In the first half, leading spokesperson on the health dangers of genetically modified foods, Jeffrey Smith updated his work on the battlefronts of the war over GMOs, including developments in gene editing and synthetic biology. In recent talks at different conferences, when the audiences learned the truth about the new GMOs (genetically modified organisms) that are coming, they all rated them as a greater existential threat to the planet's survival than climate change, he revealed. These new GMOs include insects that can produce viruses in crops, sprays able to alter genetic expression, and new forms of gene editing, like CRISPR. Gene editing has become so cheap and easy that people can buy inexpensive kits on Amazon, he reported. And if some of these variations get out into the environment, they could irreversibly corrupt the gene pool, he warned, or lead to surprise side effects.
The secret release of one GMO bacteria ended up spreading everywhere on the planet, and "it had the capacity to theoretically eliminate terrestrial plant life-- all the food crops...everything," one scientist told Smith. Here in the US, a genetically engineered plant manufactured to resist a herbicide has caused 4% of the soybean crop to become damaged, he noted. To avoid GMO foods (which he contends are the culprit behind many physical and digestive problems), he recommends seeking out organic products. For more information and tips on healthy alternatives, visit his site Live Healthy, Be Well.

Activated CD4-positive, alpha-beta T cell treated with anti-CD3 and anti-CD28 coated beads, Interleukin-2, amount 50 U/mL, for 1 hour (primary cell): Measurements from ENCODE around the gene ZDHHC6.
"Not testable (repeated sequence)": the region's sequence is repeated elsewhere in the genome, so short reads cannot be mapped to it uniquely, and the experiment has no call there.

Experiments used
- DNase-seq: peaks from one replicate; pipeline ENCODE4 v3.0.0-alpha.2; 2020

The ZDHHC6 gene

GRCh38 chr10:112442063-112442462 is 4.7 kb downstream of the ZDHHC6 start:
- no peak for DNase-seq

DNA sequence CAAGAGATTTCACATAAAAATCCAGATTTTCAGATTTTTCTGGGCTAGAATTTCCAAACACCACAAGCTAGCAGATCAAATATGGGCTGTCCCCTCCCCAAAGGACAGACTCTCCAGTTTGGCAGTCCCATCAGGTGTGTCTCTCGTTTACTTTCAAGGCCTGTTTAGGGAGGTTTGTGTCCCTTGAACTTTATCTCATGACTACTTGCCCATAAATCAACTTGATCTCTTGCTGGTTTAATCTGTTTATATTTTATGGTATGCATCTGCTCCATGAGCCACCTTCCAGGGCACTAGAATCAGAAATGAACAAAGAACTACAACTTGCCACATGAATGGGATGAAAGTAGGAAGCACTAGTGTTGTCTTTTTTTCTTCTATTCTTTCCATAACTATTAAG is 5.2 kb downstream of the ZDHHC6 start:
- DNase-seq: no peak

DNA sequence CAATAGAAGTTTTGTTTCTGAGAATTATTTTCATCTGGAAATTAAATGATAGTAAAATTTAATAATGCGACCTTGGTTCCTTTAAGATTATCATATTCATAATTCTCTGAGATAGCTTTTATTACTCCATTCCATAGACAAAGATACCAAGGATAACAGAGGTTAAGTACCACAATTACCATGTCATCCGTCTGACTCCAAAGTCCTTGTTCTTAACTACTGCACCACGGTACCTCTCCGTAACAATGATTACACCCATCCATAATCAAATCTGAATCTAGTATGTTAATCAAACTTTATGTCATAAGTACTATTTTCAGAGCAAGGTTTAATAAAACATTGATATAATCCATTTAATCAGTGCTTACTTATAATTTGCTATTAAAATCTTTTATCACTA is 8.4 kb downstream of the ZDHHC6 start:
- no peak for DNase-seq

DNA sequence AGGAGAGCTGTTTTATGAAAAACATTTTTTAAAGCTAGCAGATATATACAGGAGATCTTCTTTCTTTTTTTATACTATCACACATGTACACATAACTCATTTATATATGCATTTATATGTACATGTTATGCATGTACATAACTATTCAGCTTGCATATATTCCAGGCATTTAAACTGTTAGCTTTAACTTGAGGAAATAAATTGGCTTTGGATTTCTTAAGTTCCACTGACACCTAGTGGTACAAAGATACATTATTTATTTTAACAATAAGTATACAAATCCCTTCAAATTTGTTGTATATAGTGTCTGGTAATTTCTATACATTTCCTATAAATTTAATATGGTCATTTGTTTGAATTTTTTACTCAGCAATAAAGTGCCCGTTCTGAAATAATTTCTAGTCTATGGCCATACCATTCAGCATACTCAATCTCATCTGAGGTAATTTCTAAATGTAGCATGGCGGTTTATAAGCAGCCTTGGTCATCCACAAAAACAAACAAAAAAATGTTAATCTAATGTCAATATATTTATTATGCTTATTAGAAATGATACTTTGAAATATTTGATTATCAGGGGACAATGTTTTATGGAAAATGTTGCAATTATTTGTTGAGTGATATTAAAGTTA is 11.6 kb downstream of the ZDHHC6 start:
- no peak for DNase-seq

The living embodiment of the classic rags to riches story, James Purpura went from jail to building a successful tech company. In the latter half, he discussed his passion for educating people on the power of perception-- how our past has the power to dictate our perceptions of reality in the present, removing our ability to exercise free will. Our visual perception is based on our assumption about what we think reality is, he said. But, "you can only see what you believe to be possible." He outlined his "emotional integration technique," which tracks emotions trapped in the body, such as from trauma.
Purpura cited a case where a man with low self-esteem was unable to recognize a woman's interest in him, demonstrating that his inner beliefs had impacted what he was able to see in the physical world. We're not taught how to deal with negative or upsetting emotions, he continued. Their function, he explained, is to let us know there's something amiss internally, but instead, people often react as though others are causing them. "We have to stop blaming our emotions on other people, by making their emotions about us," he advised. Regarding the concept of forgiveness, "it's not about letting the other person off the hook," he added, "it's about letting myself off the hook."